What was it like editing Illuminations?


Thrilling, stressful, educational, and challenging! Another very addictive experience – seeing a physical book come out of all that work was a very intense rush indeed, and I'd love to do more anthology work in future... though hopefully on a slightly longer schedule than Illuminations provided!

How did you end up editing the anthology and what was your criteria in picking the stories?


It kinda just happened – you're probably noticing a pattern here, aren't you? When the Fictioneers were discussing the project, we realised that someone would need to do the editing, and so I said I'd do it. Arguably I had editorial experience, but there are editors and editors; it was a very different job to, say, running Futurismic.


What we did is that everyone self-selected a batch of their own stories from the Friday Flash archives of their own sites, each of them choosing the ones they felt were the best – so a certain amount of the picking and choosing was done for me in that respect, which was probably a mercy! What fell to me was to assemble the resulting mass of stories into something that had a narrative flow of its own; rather than arranging by author or chronology, I decided to arrange thematically, so that if you read a few stories in order you'd feel there was a sense of logical flow to it, while you could also open up at random and cherry-pick if you chose. It was quite a task because there were so many pieces to the puzzle. In the end I used a bunch of index cards with the story titles on them, which I then 'tagged' with a few terms that I felt described the tone or style of the work. Then there was a day of shuffling them around and into a sort of order – very lo-fi, but it got results! You can see the process in action here.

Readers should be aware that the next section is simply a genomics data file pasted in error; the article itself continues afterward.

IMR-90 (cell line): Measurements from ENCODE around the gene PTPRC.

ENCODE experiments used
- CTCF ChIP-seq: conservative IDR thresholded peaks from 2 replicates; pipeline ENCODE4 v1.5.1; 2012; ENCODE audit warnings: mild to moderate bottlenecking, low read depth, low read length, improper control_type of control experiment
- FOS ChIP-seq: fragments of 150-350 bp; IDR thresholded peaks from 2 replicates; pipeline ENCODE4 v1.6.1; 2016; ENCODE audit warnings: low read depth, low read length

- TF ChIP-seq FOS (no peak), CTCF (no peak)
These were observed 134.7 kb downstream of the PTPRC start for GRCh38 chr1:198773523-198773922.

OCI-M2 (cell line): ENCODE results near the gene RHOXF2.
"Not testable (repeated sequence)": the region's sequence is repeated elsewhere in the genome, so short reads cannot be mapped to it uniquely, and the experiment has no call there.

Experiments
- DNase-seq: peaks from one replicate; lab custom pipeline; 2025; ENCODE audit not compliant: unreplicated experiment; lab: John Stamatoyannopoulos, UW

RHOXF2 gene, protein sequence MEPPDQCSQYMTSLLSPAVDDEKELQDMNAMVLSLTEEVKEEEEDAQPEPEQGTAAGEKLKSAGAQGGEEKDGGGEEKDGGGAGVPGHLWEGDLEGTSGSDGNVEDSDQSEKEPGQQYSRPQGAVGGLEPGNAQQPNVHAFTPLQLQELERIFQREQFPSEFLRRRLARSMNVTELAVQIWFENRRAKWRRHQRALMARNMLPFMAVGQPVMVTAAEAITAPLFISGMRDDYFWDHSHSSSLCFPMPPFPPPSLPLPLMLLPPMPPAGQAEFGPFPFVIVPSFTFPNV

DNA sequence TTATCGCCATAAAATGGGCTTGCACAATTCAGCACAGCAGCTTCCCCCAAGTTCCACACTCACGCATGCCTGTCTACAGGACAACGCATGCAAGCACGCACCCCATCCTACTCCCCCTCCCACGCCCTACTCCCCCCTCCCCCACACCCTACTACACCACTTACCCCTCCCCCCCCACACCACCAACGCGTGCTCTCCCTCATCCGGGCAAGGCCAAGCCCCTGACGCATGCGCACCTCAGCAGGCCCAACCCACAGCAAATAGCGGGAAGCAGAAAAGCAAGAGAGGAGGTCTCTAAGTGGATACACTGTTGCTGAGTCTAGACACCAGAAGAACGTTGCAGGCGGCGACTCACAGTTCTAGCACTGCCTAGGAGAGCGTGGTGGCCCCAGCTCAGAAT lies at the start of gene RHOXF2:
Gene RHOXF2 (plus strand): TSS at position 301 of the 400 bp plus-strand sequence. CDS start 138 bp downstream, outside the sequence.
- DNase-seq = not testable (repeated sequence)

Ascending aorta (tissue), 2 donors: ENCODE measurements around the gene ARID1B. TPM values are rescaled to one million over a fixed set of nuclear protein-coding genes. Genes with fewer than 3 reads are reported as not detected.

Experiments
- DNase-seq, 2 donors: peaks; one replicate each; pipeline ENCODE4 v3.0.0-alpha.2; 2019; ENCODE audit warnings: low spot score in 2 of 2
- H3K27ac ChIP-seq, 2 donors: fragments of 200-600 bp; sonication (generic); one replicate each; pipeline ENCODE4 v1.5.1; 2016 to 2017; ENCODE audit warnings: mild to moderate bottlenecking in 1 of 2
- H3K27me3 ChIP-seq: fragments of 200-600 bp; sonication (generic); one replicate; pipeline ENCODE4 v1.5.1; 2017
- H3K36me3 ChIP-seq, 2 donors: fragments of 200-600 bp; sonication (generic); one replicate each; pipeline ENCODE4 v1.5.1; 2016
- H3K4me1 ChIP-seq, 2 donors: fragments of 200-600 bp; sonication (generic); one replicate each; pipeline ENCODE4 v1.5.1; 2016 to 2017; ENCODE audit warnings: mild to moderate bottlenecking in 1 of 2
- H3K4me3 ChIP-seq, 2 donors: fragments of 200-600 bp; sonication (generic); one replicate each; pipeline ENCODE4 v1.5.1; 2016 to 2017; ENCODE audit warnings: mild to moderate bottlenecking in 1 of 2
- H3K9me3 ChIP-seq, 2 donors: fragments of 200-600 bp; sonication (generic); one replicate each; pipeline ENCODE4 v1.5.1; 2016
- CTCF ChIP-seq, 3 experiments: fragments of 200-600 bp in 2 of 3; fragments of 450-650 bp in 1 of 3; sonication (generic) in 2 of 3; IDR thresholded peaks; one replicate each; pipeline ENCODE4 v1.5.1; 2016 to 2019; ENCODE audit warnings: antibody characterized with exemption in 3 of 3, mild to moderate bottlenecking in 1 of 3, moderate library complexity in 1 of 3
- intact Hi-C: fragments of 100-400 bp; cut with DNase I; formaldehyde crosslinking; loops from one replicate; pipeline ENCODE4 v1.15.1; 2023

What's the appeal of flash fiction for you?


The advantage it has over longer forms is that it reminds you - as both reader and writer - that brevity is a virtue, and that you don't need a lot of words to produce a real emotional or intellectual impact. And the speed of it, from the point of view of the writer; if you've been intimidated by the thought of writing a novel, or even a 'full' short story, it's very liberating to constrain yourself to working in a form that you can complete in a few hours. It lets you see your own work in finished form very quickly, and while that can sometimes be a little embarrassing it means you're fulfilling Heinlein's admonition to “finish what you start”... and that's a real confidence booster, not to mention a great way to learn from your mistakes.


Plus it's fun – fun to write and fun to read. I wonder if it won't become a lot more popular in years to come... it seems ideal for the short attention spans of the internet age.

Can you tell us more about your day job as a British library assistant? How did you end up becoming one?


Osmosis, yet again! I was working in an electronics factory and loathing every minute of it (due to the people more than the work), and so when I saw a job advertised in my local public library I thought “what have I got to lose?” and applied. And against all the odds (which included me turning up for interview in a borrowed dress shirt that was way too large with a Sideshow Bob mop of recently-done dreadlocks barely contained with a pink hairband, and waffling a lot about how much I liked science fiction) they took me on.